northeast Italy (Friuli, 6%) to northwest Italy (Piemont,         Liver Function Tests
                      4.8%) and to central Italy (Emilia-Romagna, 1.7%). However,       Liver function tests including alanine aminotransferase
                      this mutation is lacking in Sardinia. In contrast, no differ-     (ALT), aspartate aminotransferase (AST), alkaline phos-
                      ence was observed in allele frequency of H63D in the five          phatase (AP), g-glutamyl transpeptidase (GGT), pseudo-
                      Italian regions (Friuli 12%—Sardinia 17.5%).7 Several studies     cholinesterase, bilirubin and albumin were detected.
                      assessed that no association exist between the HFE genetic
                      variants and chronic liver disease. Overall, only a few studies   HCV Determination
                      have suggested an increased prevalence of HFE mutations in
                      CHC patients,8,9 with respect to the general population; this     Diagnosis of hepatitis C virus infection was based on a pos-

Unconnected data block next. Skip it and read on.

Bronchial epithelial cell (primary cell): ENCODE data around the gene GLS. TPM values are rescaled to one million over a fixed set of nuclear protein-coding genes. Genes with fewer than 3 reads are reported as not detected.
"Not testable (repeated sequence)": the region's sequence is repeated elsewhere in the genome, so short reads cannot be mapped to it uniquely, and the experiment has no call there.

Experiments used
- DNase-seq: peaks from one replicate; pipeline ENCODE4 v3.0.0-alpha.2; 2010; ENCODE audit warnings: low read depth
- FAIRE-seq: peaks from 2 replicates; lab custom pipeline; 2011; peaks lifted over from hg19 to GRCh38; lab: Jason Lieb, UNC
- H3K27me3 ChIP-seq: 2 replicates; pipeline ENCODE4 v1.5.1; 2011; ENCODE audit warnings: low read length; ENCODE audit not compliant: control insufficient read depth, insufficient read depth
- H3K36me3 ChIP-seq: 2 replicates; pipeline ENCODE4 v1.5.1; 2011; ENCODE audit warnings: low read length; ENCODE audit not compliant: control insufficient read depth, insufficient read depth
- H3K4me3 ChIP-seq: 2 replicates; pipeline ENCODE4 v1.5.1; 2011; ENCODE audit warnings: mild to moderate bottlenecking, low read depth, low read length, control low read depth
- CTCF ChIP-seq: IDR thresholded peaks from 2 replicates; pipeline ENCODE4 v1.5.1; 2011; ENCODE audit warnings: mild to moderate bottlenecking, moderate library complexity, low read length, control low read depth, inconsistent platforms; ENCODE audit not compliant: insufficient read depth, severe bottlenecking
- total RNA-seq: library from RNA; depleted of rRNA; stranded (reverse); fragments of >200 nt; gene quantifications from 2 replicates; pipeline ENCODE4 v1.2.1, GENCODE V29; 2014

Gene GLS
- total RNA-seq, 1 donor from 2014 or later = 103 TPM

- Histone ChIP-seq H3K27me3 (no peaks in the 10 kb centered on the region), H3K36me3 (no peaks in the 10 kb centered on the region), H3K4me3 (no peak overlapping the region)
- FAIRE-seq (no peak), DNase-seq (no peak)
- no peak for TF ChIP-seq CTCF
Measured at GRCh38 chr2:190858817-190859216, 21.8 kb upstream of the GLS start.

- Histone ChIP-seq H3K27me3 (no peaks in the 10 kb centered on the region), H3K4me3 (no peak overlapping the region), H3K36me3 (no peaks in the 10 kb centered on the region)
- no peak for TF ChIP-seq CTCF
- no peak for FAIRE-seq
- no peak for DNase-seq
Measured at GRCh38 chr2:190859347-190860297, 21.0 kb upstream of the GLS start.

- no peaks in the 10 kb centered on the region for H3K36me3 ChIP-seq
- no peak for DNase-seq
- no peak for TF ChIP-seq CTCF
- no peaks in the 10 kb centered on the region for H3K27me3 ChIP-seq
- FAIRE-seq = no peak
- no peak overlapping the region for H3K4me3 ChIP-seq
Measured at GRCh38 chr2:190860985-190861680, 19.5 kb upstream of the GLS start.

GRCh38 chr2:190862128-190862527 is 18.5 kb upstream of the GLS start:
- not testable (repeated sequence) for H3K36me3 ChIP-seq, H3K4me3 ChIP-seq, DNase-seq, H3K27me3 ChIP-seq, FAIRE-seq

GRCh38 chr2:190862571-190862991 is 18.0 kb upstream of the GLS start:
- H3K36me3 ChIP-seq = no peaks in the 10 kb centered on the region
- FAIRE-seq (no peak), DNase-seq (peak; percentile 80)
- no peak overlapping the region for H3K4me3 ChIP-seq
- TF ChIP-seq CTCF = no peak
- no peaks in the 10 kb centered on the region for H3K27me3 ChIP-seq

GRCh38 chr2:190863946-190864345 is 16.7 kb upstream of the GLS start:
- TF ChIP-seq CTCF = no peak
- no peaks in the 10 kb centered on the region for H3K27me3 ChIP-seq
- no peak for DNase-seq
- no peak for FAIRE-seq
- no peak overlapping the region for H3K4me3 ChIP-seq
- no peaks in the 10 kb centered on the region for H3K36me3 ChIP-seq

observation was not confirmed in other studies.10 Labora-          itive anti-HCV assay (ELISA III) and quantification of
                      tory abnormalities of iron metabolism have been detected          Hepatitis virus C infection determination (HCV) RNA by
                      in 15–20% of heterozygotes, but heterozygosity for hemo-          PCR (Cobas Amplicor; Roche, Basel, Switzerland), HCV ge-
                      chromatosis is rarely associated with liver damage due            notypes were determined by INNO-LiPA HCV II assay
                      only to iron overload. Complications have been recognized         (Bayer Diagnostics, Leverkusen, Germany) and classified
                      only when other disorders, such as porphyria cutanea tarda,       according to Simmonds et al.19
                      chronic anemia, alcoholism and hepatitis are also present.11
                      Over the last 20 years, considerable evidence suggested that      Iron Parameters
                      a pathogenetic link exists between the iron content of the        Quantitative determination of iron concentrations in se-
                      liver and viral hepatitis. Elevated iron indices are frequently   rum was performed on automated clinical chemistry ana-